NORWALK, Conn. – In 2017, unaffiliated Mayoral candidate Lisa Brinton refused to take campaign donations from developers and said she’d continue that trend as Mayor.
Fast forward to 2019, and Brinton, continuing her attempt to take down Democratic incumbent Mayor Harry Rilling, has accepted $1,000 from real estate broker Jason Milligan and $200 from developer Michael DiScala, who she once implied had a “wink and nod” deal with Rilling.
Brinton’s $1,200 this year compares to Rilling’s at least $16,000 in $1,000 donations – the maximum allowed – from developers or people connected to development, as of June 30. Brinton as of June 30 had raised $15,095.83 for this year’s campaign and Rilling had raised $93,647.61 in monetary donations. In 2017, Rilling raised more than $140,000 in his successful bid for reelection, much of it from developers. Republican candidate Andy Conroy called the developer money “alarming.”
“How can Norwalkers expect the mayor to act in their best interests when so much of his donations have come from the very people who want to profit from developing in Norwalk? It is truly unprecedented for a Norwalk mayor to receive so many outsider contributions,” Conroy wrote.
Milligan is embroiled in an extended legal battle with the City and the Norwalk Redevelopment Agency, a lawsuit Brinton calls “vindictive and ridiculous.” Should the plaintiffs prevail, they would be seeking to have Milligan to pay their costs.
NoN wanted to know if Brinton has changed her stance on developer contributions, and posed several related questions to her via email.
So, how can voters know whether Brinton is supporting Milligan because she believes he’s doing the right thing instead of supporting Milligan because he’s supporting her?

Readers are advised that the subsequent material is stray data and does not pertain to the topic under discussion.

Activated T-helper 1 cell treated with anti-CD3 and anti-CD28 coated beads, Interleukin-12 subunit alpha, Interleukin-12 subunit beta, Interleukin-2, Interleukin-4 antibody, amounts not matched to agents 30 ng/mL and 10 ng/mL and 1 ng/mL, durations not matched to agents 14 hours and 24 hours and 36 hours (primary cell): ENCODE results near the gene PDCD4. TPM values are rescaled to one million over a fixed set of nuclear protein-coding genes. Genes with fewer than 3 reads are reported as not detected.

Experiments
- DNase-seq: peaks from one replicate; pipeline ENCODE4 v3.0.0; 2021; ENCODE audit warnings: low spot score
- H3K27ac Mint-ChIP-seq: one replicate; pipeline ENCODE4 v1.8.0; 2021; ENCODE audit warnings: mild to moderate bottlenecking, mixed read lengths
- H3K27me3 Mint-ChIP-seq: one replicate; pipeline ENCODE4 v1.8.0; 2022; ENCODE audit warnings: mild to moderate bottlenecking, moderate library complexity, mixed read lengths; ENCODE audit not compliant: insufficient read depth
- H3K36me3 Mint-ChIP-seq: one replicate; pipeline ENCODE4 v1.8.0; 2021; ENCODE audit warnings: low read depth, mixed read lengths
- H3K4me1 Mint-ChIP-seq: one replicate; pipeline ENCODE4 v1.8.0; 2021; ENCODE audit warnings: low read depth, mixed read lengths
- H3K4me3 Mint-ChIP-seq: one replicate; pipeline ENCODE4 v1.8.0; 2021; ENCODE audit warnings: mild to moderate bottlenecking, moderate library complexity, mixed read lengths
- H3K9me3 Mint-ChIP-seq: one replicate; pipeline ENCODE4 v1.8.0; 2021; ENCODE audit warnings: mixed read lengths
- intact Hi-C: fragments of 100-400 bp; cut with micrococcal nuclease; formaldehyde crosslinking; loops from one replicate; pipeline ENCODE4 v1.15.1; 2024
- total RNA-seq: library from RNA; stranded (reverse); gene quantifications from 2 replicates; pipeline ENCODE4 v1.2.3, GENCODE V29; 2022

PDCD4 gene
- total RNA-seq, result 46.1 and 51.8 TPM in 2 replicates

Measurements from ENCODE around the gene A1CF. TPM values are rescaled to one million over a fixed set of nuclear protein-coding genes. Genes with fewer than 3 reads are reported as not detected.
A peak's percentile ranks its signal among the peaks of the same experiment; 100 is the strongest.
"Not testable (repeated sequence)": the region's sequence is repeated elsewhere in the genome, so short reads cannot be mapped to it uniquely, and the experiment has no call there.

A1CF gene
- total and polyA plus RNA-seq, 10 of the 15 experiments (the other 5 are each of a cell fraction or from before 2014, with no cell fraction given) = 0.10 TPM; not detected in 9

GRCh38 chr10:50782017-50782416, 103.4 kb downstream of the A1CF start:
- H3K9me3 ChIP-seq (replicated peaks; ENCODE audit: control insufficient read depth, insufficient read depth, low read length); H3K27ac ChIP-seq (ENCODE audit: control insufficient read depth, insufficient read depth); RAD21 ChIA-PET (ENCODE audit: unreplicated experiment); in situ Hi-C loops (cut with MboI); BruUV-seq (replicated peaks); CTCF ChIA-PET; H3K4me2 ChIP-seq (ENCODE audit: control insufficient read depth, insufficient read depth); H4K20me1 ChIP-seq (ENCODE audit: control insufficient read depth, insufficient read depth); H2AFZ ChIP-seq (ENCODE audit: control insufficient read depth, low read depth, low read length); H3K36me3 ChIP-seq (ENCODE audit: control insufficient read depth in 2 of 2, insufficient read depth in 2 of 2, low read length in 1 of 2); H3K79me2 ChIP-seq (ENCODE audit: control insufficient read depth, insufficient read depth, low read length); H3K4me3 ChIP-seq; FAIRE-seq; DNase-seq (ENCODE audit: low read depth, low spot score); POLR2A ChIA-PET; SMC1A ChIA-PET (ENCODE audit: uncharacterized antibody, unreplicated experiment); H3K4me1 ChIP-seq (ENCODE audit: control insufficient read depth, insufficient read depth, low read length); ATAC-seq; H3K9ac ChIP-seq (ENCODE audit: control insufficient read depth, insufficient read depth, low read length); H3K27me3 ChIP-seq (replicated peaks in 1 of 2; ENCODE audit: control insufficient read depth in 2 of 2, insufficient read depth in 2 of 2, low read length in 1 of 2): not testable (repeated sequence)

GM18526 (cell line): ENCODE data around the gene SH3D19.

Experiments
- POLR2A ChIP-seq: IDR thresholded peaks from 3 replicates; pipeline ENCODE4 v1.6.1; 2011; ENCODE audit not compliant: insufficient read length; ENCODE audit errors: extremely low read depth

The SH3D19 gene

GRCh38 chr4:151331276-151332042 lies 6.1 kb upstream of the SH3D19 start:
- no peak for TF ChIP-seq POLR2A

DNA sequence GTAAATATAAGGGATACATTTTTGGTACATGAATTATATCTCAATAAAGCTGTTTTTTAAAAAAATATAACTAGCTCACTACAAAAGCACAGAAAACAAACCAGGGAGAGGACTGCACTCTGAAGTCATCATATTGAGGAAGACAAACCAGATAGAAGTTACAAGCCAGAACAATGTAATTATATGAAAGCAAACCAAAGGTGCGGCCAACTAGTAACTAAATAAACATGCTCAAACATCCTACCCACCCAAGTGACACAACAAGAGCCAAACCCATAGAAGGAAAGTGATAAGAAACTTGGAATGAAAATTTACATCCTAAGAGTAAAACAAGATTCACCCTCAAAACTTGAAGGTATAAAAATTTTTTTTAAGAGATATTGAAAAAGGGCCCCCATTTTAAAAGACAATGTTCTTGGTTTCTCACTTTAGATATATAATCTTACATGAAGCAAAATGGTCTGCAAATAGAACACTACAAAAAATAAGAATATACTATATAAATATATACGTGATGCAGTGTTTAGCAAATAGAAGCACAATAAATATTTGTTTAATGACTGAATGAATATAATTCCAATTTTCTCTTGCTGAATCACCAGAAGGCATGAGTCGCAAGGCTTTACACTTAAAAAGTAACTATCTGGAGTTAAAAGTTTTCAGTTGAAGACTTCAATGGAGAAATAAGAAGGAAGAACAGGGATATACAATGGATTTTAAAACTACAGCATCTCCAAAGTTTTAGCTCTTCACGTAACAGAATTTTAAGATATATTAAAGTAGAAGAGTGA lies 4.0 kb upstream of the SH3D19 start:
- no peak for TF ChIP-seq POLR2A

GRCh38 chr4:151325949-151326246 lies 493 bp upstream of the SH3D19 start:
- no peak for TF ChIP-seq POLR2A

“My focus remains and always has been on protecting taxpayers from bad and less than transparent decision-making at city hall,” Brinton replied. “My position on Poko was formulated and expressed during the LAST mayoral campaign and focused on holding Citibank responsible.”
How can voters know that Brinton will consider what’s right for the City if she becomes Mayor, instead of doing what’s right for Milligan?
“Here’s a better question…now that the politically connected developer, McClutchy has proposed a plan that doesn’t need Mr. Milligan’s parcels, will the City drop the lawsuit, as a waste of money? Is it still in taxpayers’ interests to spend hundreds of thousands of dollars suing Mr. Milligan?” Brinton replied
Rilling didn’t reply to an email asking that question.
“I disagreed with the mayor on this lawsuit because it seems to have been pursued out of personal vindictiveness rather than protecting the city,” Brinton wrote. “Private investment in worthwhile projects is something I support, but I don’t believe in tax payer funded giveaways or tax credits for bad developments. If that philosophy impressed Mr. Milligan to support me, I’m glad.”
Brinton, criticizing Rilling in 2017, said, “Nobody gives money for nothing. It was told, in the old days, that developers used to give money. They give $1000 to the candidate that they supported or the incumbent or whatever, and $500 to the other candidate. There was some of the money that we seem to have traced back to some of the big box stores, I’m not trying to name names.”
She also said, “I don’t take campaign donations from developers. I want to talk to them. I want to sit down and talk about how to help Norwalk, but I don’t need to be bought. This city is going to do well. They don’t need to buy influence, you just don’t. I’m happy to speak with them and let’s talk about what we need to do. I don’t think Harry has done anything that maybe other mayors haven’t done, taking money from developers. I think that’s been going on in Norwalk for years and years and years.”
So, isn’t it hypocritical to take money from Milligan and DiScala?
“I’m grateful for Mr. Discala’s support,” Brinton replied. “However, most meaningful are the donations from regular residents. This is my community barometer, regardless of the amount of the donation, when compared to a list of donors of which the ‘majority’ are insider politicos and developers.”
Rilling released this statement to NancyOnNorwalk, in response to Brinton’s comments:
“Each candidate must make their own decisions about who to accept donations from. I accept donations from those who support my vision and those who want to see the city continue to thrive.
“Despite her pledge not to accept donations from certain individuals during the last campaign, my opponent now welcomes contributions from developers, as well as donations from those who waste taxpayer dollars with frivolous lawsuits and others who bully and harass public officials and everyday residents online.”